My only criticism is that the plot probably could have been more streamlined, as there were parts in the middle that meandered and felt bloated with sections that didn’t feel as relevant or particularly useful to the overall story. This dragged the pacing down somewhat, significantly enough that it was a bit of struggle to push myself through these slower parts, but fortunately things pick up again in the second half and we get to finish on a strong note.

Echo would be a good book for you if you enjoy slow-burn horror, especially if you prefer a bit of vagueness to your scary stories, the kind that sparks the dark corners of your imagination. I would also recommend it highly for readers who like character driven stories enriched with deep, complex relationships.

14 Comments on “Book Review: Echo by Thomas Olde Heuvelt”

  1. Slow creeping dread! These words impressed me too! God that seems a masterpiece of the genre and…so not for chicken me 🤣

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  2. This very much sounds like the sort of horror I prefer. I’ve read and enjoyed some gruesome stuff but most often the stories I’m more drawn to are the slower, less graphic and more suspenceful and perhaps psychological horror. As sometimes happens, your review brougth to mind a couple memories. The first was when you called it a haunted mountain and mentioned something being brought back off the mountain. That reminded me a little of reading Ararat. The other was the mention of someone wondering if they’d ever be able to look at the mutilated face without revulsion, and it reminded me of a day out photographing in a wetlands park where I met a soldier who’d been badly burned over a good part of his body. The best way I can describe his face, head and hands is that they looked as if they’d melted. We talked for a while about photography and getting out to see these kinds of parks, and the entire time I couldn’t help but notice the looks he was getting from other folks passing by, many staring and some cringing, and it really saddened me. Here was this great person, full of passion, but his outward appearance would forever be a hurdle to his getting to know people. So I guess you could say I really enjoyed this review as it had me thinking again about many things, and also left me interested to read the book.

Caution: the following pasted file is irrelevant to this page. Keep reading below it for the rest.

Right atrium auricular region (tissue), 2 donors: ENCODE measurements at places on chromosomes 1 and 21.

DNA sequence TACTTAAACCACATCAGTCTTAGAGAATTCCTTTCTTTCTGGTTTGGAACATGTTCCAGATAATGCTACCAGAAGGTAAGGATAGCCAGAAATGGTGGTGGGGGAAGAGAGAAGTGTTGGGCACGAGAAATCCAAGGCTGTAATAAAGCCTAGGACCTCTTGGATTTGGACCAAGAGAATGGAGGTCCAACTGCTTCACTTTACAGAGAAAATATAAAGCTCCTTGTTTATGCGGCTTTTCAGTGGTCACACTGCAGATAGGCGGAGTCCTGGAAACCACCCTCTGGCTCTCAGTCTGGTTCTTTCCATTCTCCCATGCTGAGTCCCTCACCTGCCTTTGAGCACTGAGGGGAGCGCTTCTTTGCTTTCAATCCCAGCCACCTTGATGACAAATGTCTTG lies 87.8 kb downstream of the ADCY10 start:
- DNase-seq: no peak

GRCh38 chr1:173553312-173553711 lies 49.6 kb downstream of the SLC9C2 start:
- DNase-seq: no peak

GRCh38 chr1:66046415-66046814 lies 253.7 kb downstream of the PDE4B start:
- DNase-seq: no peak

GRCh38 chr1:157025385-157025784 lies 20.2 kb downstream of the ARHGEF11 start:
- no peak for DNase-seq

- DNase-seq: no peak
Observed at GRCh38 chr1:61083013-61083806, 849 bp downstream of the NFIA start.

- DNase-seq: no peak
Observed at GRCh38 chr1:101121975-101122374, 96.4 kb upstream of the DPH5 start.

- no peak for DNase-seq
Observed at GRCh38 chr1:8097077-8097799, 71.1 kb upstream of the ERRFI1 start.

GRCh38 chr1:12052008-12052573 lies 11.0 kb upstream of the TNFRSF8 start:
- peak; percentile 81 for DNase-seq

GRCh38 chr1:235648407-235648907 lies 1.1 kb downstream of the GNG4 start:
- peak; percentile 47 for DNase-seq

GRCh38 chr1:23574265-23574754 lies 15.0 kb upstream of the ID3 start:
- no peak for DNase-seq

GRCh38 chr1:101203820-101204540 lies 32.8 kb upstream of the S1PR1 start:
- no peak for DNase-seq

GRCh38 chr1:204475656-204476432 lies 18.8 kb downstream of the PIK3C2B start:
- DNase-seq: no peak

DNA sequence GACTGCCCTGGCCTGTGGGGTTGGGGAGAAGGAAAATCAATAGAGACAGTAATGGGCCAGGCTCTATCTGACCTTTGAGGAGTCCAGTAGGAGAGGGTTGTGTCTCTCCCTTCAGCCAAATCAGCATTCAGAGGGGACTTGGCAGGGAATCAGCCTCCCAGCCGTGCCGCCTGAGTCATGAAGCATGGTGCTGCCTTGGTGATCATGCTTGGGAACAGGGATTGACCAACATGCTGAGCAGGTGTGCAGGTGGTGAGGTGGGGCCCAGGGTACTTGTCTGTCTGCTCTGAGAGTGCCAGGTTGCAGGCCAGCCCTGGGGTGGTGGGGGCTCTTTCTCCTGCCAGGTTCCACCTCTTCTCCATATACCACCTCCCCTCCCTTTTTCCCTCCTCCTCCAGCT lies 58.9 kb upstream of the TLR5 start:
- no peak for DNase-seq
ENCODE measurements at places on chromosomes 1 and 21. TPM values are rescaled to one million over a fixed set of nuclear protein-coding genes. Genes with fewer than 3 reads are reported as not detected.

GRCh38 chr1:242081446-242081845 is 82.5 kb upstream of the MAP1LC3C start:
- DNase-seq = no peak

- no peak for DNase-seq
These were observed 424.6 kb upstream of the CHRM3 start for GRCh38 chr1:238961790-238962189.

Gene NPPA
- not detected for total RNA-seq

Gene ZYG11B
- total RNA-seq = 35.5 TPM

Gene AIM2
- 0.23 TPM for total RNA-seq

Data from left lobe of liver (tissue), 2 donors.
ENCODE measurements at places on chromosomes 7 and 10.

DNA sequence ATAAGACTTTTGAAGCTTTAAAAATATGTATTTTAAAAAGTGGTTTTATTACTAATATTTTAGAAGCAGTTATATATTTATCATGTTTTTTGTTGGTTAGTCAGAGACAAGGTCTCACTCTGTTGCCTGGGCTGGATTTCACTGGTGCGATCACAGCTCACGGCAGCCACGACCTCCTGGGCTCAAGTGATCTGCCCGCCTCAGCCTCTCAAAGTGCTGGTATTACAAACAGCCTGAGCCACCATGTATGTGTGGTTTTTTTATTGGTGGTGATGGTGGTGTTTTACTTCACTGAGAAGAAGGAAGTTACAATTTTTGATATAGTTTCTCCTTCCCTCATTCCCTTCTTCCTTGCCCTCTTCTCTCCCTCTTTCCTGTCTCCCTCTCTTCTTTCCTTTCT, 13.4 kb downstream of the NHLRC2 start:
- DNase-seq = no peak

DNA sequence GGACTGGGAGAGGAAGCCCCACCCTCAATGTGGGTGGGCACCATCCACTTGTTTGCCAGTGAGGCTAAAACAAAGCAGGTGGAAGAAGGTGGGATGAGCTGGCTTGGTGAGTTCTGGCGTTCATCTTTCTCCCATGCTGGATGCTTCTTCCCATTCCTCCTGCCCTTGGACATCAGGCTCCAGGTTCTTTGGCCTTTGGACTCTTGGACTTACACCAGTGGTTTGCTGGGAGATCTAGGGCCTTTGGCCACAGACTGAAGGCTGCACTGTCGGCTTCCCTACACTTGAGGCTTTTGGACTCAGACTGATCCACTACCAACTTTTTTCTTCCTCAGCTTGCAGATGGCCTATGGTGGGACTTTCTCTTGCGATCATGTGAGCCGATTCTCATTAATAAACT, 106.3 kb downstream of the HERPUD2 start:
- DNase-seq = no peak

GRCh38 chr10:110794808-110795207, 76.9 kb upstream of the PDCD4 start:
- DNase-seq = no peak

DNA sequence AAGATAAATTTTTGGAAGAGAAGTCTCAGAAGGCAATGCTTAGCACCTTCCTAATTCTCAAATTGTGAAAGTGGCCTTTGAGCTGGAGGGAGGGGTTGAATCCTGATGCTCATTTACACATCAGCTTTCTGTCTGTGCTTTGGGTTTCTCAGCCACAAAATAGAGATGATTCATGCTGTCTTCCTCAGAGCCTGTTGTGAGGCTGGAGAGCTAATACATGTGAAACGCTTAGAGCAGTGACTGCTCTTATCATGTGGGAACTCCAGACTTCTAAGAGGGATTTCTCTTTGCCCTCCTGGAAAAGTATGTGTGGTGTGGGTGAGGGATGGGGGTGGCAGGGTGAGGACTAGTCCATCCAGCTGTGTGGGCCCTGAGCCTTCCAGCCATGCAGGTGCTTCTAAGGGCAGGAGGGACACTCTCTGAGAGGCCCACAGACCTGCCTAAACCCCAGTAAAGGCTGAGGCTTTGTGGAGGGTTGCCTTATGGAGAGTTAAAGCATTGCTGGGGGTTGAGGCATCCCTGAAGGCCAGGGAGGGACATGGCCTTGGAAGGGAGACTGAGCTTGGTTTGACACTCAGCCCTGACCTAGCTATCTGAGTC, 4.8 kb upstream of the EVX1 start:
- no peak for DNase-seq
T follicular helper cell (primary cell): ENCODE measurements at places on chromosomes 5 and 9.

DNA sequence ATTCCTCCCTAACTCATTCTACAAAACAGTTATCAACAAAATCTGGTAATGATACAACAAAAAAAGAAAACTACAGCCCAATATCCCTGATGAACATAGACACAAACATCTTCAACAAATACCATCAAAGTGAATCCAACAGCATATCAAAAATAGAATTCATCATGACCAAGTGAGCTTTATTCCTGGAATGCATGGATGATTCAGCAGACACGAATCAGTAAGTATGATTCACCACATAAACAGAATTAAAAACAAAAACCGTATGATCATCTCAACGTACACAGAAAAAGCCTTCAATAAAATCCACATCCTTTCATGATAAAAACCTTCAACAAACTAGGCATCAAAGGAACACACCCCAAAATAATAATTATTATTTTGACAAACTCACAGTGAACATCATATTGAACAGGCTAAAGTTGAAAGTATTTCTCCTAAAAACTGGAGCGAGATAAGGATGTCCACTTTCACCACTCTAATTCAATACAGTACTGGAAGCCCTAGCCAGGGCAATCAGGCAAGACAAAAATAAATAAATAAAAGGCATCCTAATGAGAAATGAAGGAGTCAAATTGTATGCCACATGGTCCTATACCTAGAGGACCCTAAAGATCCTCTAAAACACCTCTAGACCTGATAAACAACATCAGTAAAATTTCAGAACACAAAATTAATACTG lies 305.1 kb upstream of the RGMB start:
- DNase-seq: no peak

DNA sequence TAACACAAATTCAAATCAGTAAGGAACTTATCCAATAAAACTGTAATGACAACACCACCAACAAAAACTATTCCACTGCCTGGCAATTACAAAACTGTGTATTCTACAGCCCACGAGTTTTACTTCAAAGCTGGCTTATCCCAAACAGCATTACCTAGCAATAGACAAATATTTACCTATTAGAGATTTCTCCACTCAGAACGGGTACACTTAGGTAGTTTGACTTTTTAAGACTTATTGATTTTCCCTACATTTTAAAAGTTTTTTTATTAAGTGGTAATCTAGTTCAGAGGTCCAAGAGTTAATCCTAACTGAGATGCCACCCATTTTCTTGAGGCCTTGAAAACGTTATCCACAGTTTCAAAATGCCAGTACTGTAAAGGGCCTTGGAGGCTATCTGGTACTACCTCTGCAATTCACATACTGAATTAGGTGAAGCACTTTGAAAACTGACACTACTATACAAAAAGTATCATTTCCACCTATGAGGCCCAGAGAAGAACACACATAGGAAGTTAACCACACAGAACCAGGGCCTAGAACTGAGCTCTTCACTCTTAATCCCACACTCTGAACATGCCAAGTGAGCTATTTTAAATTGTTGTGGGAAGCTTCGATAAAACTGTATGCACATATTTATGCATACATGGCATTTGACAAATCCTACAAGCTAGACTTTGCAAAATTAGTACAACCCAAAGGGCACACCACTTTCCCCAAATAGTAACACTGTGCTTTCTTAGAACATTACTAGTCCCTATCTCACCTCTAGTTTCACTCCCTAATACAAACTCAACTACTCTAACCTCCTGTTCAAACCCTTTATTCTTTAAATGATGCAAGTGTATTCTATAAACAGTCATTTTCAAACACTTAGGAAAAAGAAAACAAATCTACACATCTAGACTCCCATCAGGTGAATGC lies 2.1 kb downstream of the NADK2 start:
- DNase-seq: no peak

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    • You’ve pretty much described my taste in horror to a T. I am not a fan of slashers or frightening stories with too much gore. While they can be fun once in a while, I generally prefer something more subtle. And I was trying to think of another book I’ve read about “haunted” mountains and thanks, you’ve helped me remember Ararat! Thanks also for you story about meeting the soldier. You never know what personal stories people have, and it’s sad people treat a veteran like that. Least people could do is not to stare or cringe away, that’s just so rude 😦

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  3. That opening though! Wow. So many great elements to this book. You can feel how much the author really poured into it – although it’s something of a double edged sword because at the same time there was definitely some repetition and bloating which could have been cut – not enough to spoil it for me though. Good writing and a really authentic feel to the mountain climbing. Plus that mountain! Who knew a mountain could be creepy??
    Lynn 😀

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  4. Pingback: Bookshelf Roundup: 02/12/22: Stacking the Shelves & Recent Reads | The BiblioSanctum

  5. Pingback: Bookshelf Roundup: 02/12/22: Stacking the Shelves & Recent Reads – Book Library